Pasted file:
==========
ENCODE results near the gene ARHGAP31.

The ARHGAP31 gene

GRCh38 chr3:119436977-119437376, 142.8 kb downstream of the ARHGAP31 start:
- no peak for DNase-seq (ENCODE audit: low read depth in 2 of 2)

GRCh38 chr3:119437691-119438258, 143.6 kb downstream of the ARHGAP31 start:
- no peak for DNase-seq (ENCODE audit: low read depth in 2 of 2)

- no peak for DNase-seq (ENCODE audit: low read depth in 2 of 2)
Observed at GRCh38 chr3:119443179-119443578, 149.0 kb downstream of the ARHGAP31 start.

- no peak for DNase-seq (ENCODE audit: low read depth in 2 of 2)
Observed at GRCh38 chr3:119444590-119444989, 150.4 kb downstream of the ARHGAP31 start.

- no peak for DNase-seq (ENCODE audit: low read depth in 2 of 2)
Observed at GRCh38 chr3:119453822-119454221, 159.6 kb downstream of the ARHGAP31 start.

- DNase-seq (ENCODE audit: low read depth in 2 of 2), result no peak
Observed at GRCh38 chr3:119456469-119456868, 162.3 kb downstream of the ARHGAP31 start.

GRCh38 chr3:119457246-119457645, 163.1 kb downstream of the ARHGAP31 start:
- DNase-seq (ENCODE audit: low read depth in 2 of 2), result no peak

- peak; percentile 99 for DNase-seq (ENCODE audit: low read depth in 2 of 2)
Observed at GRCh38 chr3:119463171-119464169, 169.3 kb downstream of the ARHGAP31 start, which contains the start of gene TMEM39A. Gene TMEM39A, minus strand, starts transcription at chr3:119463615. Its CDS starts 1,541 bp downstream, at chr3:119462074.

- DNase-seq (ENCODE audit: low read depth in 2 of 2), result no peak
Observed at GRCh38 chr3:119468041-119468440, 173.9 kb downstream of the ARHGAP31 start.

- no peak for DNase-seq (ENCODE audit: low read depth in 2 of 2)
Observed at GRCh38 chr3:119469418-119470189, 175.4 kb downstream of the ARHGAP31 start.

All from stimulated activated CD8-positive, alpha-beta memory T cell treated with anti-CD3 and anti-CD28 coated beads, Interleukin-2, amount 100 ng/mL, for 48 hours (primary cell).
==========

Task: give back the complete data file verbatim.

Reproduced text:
ENCODE results near the gene ARHGAP31.

The ARHGAP31 gene

GRCh38 chr3:119436977-119437376, 142.8 kb downstream of the ARHGAP31 start:
- no peak for DNase-seq (ENCODE audit: low read depth in 2 of 2)

GRCh38 chr3:119437691-119438258, 143.6 kb downstream of the ARHGAP31 start:
- no peak for DNase-seq (ENCODE audit: low read depth in 2 of 2)

- no peak for DNase-seq (ENCODE audit: low read depth in 2 of 2)
Observed at GRCh38 chr3:119443179-119443578, 149.0 kb downstream of the ARHGAP31 start.

- no peak for DNase-seq (ENCODE audit: low read depth in 2 of 2)
Observed at GRCh38 chr3:119444590-119444989, 150.4 kb downstream of the ARHGAP31 start.

- no peak for DNase-seq (ENCODE audit: low read depth in 2 of 2)
Observed at GRCh38 chr3:119453822-119454221, 159.6 kb downstream of the ARHGAP31 start.

- DNase-seq (ENCODE audit: low read depth in 2 of 2), result no peak
Observed at GRCh38 chr3:119456469-119456868, 162.3 kb downstream of the ARHGAP31 start.

GRCh38 chr3:119457246-119457645, 163.1 kb downstream of the ARHGAP31 start:
- DNase-seq (ENCODE audit: low read depth in 2 of 2), result no peak

- peak; percentile 99 for DNase-seq (ENCODE audit: low read depth in 2 of 2)
Observed at GRCh38 chr3:119463171-119464169, 169.3 kb downstream of the ARHGAP31 start, which contains the start of gene TMEM39A. Gene TMEM39A, minus strand, starts transcription at chr3:119463615. Its CDS starts 1,541 bp downstream, at chr3:119462074.

- DNase-seq (ENCODE audit: low read depth in 2 of 2), result no peak
Observed at GRCh38 chr3:119468041-119468440, 173.9 kb downstream of the ARHGAP31 start.

- no peak for DNase-seq (ENCODE audit: low read depth in 2 of 2)
Observed at GRCh38 chr3:119469418-119470189, 175.4 kb downstream of the ARHGAP31 start.

All from stimulated activated CD8-positive, alpha-beta memory T cell treated with anti-CD3 and anti-CD28 coated beads, Interleukin-2, amount 100 ng/mL, for 48 hours (primary cell).